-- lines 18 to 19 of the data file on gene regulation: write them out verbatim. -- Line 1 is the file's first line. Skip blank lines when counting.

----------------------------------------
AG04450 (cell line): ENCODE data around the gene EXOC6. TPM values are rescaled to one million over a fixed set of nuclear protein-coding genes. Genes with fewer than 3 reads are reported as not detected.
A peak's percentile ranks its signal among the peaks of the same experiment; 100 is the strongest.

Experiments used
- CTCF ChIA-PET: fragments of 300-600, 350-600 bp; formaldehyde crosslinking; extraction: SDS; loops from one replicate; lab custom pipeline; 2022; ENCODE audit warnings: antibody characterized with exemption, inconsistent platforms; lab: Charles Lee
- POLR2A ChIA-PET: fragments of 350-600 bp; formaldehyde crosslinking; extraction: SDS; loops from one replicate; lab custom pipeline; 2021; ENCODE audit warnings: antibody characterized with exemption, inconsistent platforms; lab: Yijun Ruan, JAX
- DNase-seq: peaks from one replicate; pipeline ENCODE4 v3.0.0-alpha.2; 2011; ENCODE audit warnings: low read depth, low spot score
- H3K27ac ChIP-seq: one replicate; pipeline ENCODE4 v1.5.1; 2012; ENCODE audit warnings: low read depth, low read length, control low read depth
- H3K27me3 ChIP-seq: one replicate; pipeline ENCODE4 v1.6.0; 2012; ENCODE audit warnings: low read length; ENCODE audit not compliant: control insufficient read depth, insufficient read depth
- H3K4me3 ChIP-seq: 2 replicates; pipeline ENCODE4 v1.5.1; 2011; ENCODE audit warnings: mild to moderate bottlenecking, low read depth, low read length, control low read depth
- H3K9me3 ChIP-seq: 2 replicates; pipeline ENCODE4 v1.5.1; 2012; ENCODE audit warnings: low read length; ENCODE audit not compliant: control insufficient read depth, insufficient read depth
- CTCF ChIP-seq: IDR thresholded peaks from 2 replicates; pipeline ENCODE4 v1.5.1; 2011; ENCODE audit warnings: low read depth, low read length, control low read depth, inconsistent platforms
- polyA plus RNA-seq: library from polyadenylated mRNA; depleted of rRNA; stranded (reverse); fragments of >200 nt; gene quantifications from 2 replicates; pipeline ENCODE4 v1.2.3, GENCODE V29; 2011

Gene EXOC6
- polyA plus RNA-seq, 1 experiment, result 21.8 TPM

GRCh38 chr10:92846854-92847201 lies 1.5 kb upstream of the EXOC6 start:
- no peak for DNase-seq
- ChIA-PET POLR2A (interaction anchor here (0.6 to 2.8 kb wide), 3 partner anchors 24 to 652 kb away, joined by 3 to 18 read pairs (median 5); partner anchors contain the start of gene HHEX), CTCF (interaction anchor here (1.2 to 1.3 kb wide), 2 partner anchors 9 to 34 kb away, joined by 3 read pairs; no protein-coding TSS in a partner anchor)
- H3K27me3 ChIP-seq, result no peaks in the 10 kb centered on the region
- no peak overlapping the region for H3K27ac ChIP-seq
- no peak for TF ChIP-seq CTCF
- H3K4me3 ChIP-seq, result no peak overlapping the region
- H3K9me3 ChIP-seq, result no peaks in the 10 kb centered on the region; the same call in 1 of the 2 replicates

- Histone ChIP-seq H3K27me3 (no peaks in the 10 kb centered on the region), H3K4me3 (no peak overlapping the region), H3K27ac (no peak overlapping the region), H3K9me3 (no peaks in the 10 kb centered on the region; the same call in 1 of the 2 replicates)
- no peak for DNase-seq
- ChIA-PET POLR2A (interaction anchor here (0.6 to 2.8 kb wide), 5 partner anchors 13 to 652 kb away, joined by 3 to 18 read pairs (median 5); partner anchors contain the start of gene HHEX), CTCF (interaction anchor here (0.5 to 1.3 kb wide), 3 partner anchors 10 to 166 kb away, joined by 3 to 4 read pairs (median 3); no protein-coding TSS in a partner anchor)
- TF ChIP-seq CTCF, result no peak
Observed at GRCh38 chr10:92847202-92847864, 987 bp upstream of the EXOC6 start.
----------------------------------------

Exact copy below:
- H3K27me3 ChIP-seq, result no peaks in the 10 kb centered on the region
- no peak overlapping the region for H3K27ac ChIP-seq